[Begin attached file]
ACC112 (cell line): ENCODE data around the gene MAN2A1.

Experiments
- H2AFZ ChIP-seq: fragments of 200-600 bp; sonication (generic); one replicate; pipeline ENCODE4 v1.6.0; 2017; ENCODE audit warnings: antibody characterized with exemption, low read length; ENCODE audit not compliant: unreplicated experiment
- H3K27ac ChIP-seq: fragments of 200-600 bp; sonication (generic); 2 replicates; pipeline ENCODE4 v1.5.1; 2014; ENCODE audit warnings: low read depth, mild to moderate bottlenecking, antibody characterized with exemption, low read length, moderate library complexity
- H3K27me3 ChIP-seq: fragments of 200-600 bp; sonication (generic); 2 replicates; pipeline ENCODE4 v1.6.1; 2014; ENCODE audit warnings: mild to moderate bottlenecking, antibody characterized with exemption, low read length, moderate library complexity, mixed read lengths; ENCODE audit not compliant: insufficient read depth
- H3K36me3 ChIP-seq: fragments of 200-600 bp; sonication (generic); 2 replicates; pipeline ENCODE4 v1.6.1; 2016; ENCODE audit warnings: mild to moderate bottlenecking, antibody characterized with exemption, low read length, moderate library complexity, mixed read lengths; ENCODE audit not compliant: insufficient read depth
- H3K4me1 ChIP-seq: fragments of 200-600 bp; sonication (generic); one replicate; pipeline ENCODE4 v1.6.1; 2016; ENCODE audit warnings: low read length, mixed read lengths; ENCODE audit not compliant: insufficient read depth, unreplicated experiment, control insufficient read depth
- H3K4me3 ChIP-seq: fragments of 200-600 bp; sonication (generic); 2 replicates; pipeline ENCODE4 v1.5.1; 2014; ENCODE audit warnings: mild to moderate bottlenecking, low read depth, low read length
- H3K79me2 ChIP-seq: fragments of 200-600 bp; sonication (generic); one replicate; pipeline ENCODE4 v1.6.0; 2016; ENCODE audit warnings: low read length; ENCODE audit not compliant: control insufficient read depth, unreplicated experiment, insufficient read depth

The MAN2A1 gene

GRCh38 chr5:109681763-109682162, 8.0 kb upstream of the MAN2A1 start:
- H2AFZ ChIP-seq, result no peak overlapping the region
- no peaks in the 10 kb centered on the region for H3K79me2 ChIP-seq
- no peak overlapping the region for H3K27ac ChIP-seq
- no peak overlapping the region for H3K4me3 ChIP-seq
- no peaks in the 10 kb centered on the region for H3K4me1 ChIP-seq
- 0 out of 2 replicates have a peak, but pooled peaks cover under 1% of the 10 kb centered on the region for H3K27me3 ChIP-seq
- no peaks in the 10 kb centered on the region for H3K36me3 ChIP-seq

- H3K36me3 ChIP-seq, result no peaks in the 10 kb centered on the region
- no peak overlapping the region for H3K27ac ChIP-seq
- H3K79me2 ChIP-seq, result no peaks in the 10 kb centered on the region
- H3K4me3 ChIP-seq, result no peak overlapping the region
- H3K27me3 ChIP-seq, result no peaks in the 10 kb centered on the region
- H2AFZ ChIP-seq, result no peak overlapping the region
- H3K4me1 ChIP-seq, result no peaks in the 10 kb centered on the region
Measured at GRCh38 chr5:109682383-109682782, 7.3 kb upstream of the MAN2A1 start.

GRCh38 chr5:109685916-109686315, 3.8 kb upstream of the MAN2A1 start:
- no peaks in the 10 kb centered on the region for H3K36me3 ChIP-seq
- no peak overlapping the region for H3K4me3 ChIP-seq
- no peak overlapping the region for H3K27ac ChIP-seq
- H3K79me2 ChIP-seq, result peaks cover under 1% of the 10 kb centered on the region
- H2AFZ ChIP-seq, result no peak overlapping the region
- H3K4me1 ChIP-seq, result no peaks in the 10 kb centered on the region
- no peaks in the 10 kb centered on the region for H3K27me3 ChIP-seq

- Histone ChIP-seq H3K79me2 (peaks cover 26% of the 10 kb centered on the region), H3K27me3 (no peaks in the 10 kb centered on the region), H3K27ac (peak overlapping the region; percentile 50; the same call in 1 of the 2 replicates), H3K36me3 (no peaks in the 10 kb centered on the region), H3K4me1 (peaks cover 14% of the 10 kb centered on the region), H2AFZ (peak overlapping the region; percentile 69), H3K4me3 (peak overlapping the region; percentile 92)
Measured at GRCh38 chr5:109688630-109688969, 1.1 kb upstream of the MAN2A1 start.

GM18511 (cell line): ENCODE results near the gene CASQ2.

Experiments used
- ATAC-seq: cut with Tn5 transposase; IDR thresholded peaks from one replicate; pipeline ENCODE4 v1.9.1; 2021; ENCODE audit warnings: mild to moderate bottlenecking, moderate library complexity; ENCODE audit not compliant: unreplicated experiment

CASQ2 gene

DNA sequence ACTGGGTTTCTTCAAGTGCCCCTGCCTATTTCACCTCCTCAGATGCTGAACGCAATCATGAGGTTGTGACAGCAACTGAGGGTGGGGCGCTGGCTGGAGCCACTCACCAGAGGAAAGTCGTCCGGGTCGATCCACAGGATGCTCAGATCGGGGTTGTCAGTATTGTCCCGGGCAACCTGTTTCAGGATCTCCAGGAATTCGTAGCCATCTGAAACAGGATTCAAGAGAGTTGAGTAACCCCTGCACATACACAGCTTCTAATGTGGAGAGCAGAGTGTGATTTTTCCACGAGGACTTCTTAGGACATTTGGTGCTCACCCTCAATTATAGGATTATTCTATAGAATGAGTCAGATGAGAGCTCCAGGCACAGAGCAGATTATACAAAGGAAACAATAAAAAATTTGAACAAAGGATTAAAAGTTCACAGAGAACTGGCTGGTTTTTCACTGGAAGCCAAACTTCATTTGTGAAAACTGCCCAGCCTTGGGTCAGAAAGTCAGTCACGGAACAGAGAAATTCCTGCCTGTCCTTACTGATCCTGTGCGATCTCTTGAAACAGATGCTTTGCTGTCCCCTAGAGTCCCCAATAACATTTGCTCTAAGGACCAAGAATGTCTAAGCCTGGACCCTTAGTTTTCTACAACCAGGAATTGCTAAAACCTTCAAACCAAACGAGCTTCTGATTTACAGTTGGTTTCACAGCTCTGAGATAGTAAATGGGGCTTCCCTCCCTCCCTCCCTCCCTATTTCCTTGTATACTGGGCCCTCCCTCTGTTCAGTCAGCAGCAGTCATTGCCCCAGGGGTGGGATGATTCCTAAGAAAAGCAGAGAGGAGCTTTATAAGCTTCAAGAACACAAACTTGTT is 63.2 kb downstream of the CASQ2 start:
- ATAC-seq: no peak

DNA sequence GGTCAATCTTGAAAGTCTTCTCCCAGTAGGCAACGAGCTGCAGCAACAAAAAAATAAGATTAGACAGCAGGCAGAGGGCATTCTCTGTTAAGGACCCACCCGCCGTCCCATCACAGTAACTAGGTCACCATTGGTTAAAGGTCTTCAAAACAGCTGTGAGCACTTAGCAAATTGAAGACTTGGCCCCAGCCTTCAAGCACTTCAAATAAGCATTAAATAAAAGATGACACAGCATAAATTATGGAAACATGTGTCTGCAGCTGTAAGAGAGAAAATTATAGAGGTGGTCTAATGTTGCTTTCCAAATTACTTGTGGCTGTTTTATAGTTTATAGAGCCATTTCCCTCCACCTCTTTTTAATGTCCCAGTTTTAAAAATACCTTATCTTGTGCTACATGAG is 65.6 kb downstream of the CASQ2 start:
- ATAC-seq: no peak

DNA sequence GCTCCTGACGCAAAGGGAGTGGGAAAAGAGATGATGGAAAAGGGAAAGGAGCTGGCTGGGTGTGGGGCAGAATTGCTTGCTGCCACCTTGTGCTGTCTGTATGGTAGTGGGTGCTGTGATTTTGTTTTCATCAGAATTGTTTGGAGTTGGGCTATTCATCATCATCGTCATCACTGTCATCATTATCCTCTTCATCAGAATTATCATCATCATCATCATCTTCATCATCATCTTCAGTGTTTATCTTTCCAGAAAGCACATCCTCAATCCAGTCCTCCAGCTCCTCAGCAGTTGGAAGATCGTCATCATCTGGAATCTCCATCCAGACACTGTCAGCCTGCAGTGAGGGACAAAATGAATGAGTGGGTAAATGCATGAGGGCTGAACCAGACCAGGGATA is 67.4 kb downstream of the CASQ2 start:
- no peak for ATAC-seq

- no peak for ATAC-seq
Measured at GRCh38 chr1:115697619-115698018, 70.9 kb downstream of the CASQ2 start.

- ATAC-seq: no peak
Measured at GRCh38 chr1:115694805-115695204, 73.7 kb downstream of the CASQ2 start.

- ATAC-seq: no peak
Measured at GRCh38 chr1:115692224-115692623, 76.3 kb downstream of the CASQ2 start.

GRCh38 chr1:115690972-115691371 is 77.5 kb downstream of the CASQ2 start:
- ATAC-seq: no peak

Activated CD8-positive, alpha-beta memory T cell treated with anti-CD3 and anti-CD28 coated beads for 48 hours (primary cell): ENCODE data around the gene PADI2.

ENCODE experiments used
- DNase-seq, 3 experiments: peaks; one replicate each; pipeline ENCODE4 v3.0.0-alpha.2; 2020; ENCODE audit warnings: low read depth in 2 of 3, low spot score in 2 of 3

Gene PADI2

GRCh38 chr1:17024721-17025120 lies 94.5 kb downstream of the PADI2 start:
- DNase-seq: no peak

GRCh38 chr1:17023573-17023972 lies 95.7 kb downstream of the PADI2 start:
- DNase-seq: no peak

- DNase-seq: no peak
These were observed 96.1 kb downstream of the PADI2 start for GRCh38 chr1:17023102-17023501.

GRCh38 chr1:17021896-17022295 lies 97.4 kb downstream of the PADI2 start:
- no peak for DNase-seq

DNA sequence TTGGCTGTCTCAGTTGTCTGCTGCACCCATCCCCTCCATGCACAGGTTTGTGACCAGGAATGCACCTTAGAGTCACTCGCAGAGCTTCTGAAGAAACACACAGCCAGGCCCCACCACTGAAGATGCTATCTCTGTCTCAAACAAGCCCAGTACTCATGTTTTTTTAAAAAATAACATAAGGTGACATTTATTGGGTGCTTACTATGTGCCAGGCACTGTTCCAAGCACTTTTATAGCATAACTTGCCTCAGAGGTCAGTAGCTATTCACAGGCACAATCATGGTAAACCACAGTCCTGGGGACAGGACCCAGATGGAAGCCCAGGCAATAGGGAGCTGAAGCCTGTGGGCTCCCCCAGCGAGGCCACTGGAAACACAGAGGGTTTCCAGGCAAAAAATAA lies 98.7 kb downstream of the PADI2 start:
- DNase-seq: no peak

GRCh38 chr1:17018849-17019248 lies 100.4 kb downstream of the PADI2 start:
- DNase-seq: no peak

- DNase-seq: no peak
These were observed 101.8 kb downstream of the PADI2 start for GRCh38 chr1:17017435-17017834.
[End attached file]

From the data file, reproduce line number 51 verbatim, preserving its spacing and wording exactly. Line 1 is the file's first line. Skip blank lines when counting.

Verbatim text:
- ATAC-seq: no peak